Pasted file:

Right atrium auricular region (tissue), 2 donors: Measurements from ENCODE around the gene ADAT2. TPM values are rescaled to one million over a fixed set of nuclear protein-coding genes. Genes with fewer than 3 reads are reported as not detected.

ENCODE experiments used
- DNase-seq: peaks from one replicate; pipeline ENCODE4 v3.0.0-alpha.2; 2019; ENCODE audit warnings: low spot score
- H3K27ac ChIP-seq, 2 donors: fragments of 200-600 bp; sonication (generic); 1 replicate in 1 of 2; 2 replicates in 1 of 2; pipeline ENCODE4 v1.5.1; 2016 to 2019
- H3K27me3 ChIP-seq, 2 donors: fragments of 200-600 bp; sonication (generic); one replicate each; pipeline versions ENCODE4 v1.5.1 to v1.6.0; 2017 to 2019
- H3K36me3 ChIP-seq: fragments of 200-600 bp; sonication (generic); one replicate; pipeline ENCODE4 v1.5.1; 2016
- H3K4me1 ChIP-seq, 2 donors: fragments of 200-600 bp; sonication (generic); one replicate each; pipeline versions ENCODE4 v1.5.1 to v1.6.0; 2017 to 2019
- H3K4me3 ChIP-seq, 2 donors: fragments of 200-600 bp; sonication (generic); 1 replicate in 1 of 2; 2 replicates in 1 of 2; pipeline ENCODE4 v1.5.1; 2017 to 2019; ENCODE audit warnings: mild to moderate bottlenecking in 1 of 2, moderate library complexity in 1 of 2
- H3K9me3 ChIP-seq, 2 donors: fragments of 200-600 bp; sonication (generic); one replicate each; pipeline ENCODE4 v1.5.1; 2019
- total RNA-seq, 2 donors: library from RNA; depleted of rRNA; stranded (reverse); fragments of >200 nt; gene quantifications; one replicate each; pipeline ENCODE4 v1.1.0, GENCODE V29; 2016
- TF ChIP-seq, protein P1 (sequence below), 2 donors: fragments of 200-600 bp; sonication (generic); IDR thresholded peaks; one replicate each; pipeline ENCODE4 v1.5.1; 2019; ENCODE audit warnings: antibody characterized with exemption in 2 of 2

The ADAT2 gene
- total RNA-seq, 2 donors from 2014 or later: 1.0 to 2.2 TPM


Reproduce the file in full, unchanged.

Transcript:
Right atrium auricular region (tissue), 2 donors: Measurements from ENCODE around the gene ADAT2. TPM values are rescaled to one million over a fixed set of nuclear protein-coding genes. Genes with fewer than 3 reads are reported as not detected.

ENCODE experiments used
- DNase-seq: peaks from one replicate; pipeline ENCODE4 v3.0.0-alpha.2; 2019; ENCODE audit warnings: low spot score
- H3K27ac ChIP-seq, 2 donors: fragments of 200-600 bp; sonication (generic); 1 replicate in 1 of 2; 2 replicates in 1 of 2; pipeline ENCODE4 v1.5.1; 2016 to 2019
- H3K27me3 ChIP-seq, 2 donors: fragments of 200-600 bp; sonication (generic); one replicate each; pipeline versions ENCODE4 v1.5.1 to v1.6.0; 2017 to 2019
- H3K36me3 ChIP-seq: fragments of 200-600 bp; sonication (generic); one replicate; pipeline ENCODE4 v1.5.1; 2016
- H3K4me1 ChIP-seq, 2 donors: fragments of 200-600 bp; sonication (generic); one replicate each; pipeline versions ENCODE4 v1.5.1 to v1.6.0; 2017 to 2019
- H3K4me3 ChIP-seq, 2 donors: fragments of 200-600 bp; sonication (generic); 1 replicate in 1 of 2; 2 replicates in 1 of 2; pipeline ENCODE4 v1.5.1; 2017 to 2019; ENCODE audit warnings: mild to moderate bottlenecking in 1 of 2, moderate library complexity in 1 of 2
- H3K9me3 ChIP-seq, 2 donors: fragments of 200-600 bp; sonication (generic); one replicate each; pipeline ENCODE4 v1.5.1; 2019
- total RNA-seq, 2 donors: library from RNA; depleted of rRNA; stranded (reverse); fragments of >200 nt; gene quantifications; one replicate each; pipeline ENCODE4 v1.1.0, GENCODE V29; 2016
- TF ChIP-seq, protein P1 (sequence below), 2 donors: fragments of 200-600 bp; sonication (generic); IDR thresholded peaks; one replicate each; pipeline ENCODE4 v1.5.1; 2019; ENCODE audit warnings: antibody characterized with exemption in 2 of 2

The ADAT2 gene
- total RNA-seq, 2 donors from 2014 or later: 1.0 to 2.2 TPM